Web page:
This week, Andrei Robachevsky will be talking about routing security in general and MANRS in particular at Euro-IX in Galway, Ireland. The European Internet Exchange Association (Euro-IX) gathers 83 Internet Exchange Points (IXPs) from around the world. It was formed in May 2001 with the intention to develop, strengthen and improve the IXP community.

The MANRS Actions were initially designed for network operators, but IXPs also play an active role in protecting the Internet. IXPs represent active communities with common operational objectives and already contribute to a more resilient and secure Internet infrastructure. Euro-IX is an opportunity to highlight the many ways IXPs can contribute to the overall health and resilience of the routing system by joining MANRS.

MANRS can help IXPs build safe neighborhoods, leveraging the MANRS security baseline. It also demonstrates an IXP’s commitment to security and sustainability of the Internet ecosystem, and dedication to providing high quality services.

IXPs are important partners in the MANRS community

IXPs can be a collaborative focal point to discuss and promote the importance of routing security. To address the unique needs and concerns of IXPs, the community is creating a related but separate set of MANRS actions for IXP members. We’ll explain more about the upcoming MANRS IXP Programme and invite IXPs to join once the program launches.

If you’ll be in Galway, please let us know!

New MANRS Logo & Your Feedback Needed

We have a lot of exciting things happening in the MANRS world lately, and I’d like to take a moment to share a few of them with you and also ask for your feedback. 

New Logo

We have a new MANRS logo! This is now incorporated in a few places on the website, and we’ll be using it in presentations, on stickers and t-shirts, on our Twitter graphics, etc. You can download the logo in a few formats at It’s available in vertical and horizontal, color and black & white versions. If you need another size/format, please let us know and we’d be happy to send it. 

Updated Website

As we roll out some new programs and content, we’ll be taking a look at the website as a whole, and we’d love your feedback. What would you like to see on the site in the future? What do you like? What do you hate? We will try to incorporate as much of your feedback as possible. Please feel free to drop me a line at to share your thoughts. 

New Content

The community has developed several new initiatives that we’ll be rolling out in the coming months, so stay tuned for more information on the IXP Partnerships, a MANRS Ambassador program, additional tutorials and training, and more. What else do you think we need? Again, I invite you to email us to share your ideas. 

Routing Security is a Serious Problem – and MANRS Can Help. A Report from APRICOT 2018.

Last week, at APRICOT 2018 in Kathmandu, Nepal, there were a lot of talks and discussions focused on routing security and the Mutually Agreed Norms for Routing Security (MANRS).

First, there was a Routing Security BoF, attended by about 150 people, where we talked about what it takes to implement routing security practices, how CDNs and other players can help, and why it is so difficult to make progress in this area. The BoF included an interactive poll at the end, and it showed some interesting results:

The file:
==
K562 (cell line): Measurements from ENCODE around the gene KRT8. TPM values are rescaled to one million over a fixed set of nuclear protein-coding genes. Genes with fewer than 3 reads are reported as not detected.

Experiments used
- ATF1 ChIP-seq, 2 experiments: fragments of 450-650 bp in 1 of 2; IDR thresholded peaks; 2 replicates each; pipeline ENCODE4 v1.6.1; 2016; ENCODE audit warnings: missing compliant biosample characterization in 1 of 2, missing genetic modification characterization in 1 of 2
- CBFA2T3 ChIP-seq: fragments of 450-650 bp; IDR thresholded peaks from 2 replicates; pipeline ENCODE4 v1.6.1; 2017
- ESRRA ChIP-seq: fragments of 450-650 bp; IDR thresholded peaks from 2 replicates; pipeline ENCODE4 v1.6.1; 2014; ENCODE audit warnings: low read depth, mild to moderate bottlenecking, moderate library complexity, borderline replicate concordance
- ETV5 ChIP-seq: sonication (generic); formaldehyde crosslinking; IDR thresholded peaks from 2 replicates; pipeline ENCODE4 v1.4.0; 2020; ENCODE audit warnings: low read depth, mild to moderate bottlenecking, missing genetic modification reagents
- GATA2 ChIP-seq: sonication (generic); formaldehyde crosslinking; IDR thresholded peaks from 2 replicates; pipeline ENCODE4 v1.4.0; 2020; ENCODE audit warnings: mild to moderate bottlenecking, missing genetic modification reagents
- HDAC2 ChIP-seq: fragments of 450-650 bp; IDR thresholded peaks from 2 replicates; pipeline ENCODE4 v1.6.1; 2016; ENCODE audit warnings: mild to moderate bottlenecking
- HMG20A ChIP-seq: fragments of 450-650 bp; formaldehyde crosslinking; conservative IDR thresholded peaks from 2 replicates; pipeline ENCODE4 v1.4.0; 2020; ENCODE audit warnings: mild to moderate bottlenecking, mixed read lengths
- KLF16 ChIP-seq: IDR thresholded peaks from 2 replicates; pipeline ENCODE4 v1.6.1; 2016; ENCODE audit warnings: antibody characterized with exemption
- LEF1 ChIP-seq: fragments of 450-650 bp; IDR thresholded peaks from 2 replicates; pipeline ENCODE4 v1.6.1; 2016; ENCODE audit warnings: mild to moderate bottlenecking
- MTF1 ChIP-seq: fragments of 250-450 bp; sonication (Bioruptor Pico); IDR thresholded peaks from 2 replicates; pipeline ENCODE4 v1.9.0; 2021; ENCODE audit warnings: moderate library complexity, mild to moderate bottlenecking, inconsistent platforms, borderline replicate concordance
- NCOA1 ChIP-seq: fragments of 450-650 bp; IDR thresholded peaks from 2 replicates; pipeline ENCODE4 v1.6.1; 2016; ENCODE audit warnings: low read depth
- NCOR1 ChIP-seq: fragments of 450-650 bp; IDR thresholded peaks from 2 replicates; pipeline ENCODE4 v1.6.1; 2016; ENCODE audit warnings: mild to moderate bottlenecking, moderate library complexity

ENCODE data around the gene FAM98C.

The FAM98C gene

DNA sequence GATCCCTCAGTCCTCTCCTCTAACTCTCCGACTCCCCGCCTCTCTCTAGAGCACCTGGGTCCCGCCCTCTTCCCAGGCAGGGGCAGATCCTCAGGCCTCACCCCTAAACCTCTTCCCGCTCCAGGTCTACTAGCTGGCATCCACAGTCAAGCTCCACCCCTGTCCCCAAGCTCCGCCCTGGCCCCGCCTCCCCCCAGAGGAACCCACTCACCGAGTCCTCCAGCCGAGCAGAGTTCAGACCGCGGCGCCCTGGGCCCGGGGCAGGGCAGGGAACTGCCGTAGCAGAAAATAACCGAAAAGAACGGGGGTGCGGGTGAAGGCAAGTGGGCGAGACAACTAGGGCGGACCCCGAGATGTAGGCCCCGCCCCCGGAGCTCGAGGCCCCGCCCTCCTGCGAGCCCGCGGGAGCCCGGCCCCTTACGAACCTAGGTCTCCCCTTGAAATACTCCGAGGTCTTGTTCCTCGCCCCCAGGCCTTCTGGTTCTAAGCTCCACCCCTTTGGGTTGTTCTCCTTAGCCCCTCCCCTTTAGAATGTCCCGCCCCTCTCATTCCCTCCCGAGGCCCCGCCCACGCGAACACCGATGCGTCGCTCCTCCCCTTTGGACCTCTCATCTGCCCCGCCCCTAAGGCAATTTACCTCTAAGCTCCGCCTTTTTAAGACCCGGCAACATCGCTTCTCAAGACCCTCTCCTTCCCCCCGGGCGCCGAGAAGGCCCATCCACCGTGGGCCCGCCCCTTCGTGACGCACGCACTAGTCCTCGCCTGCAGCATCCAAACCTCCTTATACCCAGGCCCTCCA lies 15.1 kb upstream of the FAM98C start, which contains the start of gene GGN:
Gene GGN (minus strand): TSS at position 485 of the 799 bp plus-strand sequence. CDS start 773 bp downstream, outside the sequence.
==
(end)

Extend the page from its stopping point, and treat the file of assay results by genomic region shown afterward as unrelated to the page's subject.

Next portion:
• Participants almost unanimously see lack of routing security as a serious problem.
  • Slow progress in this area is largely seen as due to a lack of incentives
  • Participants see community initiatives (like MANRS) as the main driving forces for improvement, followed by CDNs and cloud providers. They doubt that governments or end-customers can effectively drive change.

My colleague Aftab Siddiqui is writing a separate blog post just about that BoF, so watch the blog in the next day or two.

Later, in the security track of the main APRICOT programme, Andrei Robachevsky, ISOC’s Technology Programme Manager, presented statistics on routing incidents and suggested a way forward based on the MANRS approach. In his presentation, “Routing Security in 2017 – We can do better! And how MANRS can help”, he provided a detailed overview of simple steps a network operator should take to improve routing hygiene and overall security of the routing system we all depend on so much.

His slides are available here:

An interactive poll that followed offered interesting insights into the challenges and state of securing routing:

  • More than 50% of the operators polled experienced routing incidents with varying impact, and only a lucky <20% were not terribly affected by them
  • There were remarkable differences regarding the security posture of networks. More than half of respondents have no resources to implement even such simple measures as MANRS. At the same time 1/3 of network operators already implement those measures and actively promote them in the community

It was very encouraging to see that a majority of the participants valued MANRS and wanted to join. At least when they become ready to implement the actions.

I’ll leave you with a quote Aftab shared at the beginning of the Routing BoF, from Nobel Peace Prize Winner Jane Addams: “The good we secure for ourselves is precarious and uncertain until it is secured for all of us and incorporated into our common life.”

Are you ready to look into the four MANRS Actions and start moving your network in the right direction? We have an Implementation Guide and Training Modules available! Or perhaps you are ready to join MANRS? Sign up here!